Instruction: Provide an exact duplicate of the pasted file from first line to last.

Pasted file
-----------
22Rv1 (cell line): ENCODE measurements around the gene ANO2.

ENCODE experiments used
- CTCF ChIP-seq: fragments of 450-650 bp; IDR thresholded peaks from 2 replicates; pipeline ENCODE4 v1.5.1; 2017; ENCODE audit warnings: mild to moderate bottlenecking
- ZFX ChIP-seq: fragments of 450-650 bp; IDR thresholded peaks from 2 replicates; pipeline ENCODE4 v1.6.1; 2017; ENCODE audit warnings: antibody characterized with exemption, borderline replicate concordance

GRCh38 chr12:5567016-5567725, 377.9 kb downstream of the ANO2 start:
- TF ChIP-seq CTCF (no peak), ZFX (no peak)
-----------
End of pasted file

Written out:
22Rv1 (cell line): ENCODE measurements around the gene ANO2.

ENCODE experiments used
- CTCF ChIP-seq: fragments of 450-650 bp; IDR thresholded peaks from 2 replicates; pipeline ENCODE4 v1.5.1; 2017; ENCODE audit warnings: mild to moderate bottlenecking
- ZFX ChIP-seq: fragments of 450-650 bp; IDR thresholded peaks from 2 replicates; pipeline ENCODE4 v1.6.1; 2017; ENCODE audit warnings: antibody characterized with exemption, borderline replicate concordance

GRCh38 chr12:5567016-5567725, 377.9 kb downstream of the ANO2 start:
- TF ChIP-seq CTCF (no peak), ZFX (no peak)